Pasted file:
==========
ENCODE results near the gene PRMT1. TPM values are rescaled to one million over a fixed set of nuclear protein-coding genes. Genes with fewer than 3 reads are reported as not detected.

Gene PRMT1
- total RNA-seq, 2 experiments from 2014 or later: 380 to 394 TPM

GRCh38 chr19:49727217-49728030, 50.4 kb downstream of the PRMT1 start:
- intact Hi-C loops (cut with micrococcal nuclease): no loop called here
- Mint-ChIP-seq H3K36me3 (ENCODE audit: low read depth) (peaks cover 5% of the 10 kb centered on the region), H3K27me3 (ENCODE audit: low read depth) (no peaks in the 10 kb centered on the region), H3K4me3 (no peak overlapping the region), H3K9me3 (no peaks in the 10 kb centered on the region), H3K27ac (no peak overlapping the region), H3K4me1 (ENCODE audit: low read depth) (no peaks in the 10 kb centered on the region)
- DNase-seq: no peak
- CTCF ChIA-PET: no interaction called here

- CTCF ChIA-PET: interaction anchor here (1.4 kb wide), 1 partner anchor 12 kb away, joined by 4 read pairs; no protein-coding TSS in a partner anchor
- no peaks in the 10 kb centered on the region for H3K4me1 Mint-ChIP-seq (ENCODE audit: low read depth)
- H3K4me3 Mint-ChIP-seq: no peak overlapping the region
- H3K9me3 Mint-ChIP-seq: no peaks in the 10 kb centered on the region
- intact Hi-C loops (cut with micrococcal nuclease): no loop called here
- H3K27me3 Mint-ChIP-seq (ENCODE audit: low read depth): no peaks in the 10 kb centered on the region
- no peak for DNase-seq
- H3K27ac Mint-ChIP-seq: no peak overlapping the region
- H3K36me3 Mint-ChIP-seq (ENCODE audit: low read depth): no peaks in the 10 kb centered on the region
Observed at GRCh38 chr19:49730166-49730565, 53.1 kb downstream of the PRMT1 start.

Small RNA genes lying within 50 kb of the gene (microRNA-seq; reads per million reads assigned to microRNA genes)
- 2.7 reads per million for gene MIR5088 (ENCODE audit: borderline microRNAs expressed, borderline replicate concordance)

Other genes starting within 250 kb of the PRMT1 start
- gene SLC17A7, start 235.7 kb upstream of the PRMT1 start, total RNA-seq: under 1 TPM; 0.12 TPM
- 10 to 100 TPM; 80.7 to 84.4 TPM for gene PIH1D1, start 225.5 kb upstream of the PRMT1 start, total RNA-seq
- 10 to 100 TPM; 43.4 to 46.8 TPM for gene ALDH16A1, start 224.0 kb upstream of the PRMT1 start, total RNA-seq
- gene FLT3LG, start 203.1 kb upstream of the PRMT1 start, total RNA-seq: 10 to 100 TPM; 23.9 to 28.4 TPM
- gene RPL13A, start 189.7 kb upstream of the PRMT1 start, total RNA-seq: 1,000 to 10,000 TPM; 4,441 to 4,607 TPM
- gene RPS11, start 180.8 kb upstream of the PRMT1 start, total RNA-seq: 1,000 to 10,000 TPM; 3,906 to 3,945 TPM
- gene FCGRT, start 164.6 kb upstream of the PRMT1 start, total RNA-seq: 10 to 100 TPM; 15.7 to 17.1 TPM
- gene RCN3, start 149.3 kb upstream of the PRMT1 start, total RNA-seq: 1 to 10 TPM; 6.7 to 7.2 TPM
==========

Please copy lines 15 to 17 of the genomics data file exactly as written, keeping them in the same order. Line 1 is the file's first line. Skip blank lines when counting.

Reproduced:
- no peak for DNase-seq
- H3K27ac Mint-ChIP-seq: no peak overlapping the region
- H3K36me3 Mint-ChIP-seq (ENCODE audit: low read depth): no peaks in the 10 kb centered on the region